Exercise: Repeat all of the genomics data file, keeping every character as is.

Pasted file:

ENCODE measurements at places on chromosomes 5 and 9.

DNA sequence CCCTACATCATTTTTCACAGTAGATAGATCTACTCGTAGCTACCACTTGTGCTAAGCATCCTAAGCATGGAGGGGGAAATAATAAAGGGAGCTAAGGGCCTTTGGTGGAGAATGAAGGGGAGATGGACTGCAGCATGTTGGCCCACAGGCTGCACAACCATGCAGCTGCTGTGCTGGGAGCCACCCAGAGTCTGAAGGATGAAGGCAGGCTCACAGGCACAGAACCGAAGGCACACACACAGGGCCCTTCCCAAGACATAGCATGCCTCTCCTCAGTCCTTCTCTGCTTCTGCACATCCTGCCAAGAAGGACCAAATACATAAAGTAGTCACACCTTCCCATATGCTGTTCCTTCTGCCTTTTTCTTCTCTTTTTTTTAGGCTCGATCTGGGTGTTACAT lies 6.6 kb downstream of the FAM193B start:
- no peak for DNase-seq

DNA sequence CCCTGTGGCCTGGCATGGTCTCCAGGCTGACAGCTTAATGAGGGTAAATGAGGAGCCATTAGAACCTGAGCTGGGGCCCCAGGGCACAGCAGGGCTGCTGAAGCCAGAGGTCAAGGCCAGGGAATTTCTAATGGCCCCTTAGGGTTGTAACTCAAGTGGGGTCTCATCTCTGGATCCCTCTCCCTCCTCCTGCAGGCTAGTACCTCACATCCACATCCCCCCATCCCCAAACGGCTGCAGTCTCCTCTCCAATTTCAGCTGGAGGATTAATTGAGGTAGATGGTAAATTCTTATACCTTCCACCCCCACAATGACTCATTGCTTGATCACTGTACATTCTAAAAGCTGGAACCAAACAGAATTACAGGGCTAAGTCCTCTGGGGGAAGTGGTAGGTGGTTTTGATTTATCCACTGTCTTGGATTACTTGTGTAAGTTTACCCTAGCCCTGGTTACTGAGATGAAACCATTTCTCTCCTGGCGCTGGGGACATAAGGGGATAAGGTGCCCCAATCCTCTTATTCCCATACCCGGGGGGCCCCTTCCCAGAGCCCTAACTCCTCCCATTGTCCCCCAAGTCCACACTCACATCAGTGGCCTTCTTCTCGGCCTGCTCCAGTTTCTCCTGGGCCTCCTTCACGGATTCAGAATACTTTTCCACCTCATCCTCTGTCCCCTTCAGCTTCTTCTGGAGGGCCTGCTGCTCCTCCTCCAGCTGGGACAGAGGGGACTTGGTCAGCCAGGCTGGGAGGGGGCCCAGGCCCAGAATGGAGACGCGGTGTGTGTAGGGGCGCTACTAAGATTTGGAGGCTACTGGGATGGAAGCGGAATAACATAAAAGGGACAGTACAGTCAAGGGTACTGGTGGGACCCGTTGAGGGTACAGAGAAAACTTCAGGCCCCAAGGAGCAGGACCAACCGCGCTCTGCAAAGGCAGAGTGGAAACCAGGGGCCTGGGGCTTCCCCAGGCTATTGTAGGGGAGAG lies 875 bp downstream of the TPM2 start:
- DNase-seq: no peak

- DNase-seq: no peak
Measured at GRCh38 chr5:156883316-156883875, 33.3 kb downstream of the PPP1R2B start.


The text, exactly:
ENCODE measurements at places on chromosomes 5 and 9.

DNA sequence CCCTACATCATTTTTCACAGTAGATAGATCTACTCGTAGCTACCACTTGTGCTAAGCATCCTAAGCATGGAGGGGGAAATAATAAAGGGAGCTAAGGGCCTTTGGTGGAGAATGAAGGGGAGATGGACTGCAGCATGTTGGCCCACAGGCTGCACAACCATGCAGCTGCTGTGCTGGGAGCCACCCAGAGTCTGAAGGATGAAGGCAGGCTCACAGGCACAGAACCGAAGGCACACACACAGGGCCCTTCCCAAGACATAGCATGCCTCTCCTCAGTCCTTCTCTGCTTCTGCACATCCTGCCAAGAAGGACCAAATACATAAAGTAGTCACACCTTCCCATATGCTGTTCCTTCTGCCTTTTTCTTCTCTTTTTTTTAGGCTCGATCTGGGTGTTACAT lies 6.6 kb downstream of the FAM193B start:
- no peak for DNase-seq

DNA sequence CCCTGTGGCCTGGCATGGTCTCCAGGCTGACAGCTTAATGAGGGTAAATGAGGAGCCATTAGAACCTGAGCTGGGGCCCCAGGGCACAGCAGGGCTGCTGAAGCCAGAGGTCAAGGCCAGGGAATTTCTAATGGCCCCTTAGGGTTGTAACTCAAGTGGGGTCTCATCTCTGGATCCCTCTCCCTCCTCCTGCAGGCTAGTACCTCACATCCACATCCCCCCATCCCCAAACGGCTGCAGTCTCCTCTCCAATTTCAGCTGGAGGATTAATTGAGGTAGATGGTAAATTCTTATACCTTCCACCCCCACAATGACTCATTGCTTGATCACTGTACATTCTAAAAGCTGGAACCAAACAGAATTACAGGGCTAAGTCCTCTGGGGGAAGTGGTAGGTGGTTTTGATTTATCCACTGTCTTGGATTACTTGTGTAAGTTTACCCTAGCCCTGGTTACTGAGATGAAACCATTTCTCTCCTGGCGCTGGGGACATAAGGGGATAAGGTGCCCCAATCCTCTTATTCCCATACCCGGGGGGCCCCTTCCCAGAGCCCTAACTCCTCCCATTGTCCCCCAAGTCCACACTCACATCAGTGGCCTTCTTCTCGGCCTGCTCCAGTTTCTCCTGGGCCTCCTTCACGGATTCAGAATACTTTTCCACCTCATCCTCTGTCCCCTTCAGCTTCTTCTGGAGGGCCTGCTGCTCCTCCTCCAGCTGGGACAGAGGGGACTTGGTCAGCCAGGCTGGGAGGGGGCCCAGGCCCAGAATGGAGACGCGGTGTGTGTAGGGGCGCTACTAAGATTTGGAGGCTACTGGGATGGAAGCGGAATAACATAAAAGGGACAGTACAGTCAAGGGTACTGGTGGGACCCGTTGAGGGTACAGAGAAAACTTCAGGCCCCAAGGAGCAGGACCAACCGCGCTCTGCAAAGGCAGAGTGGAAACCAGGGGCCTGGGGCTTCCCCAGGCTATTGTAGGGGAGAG lies 875 bp downstream of the TPM2 start:
- DNase-seq: no peak

- DNase-seq: no peak
Measured at GRCh38 chr5:156883316-156883875, 33.3 kb downstream of the PPP1R2B start.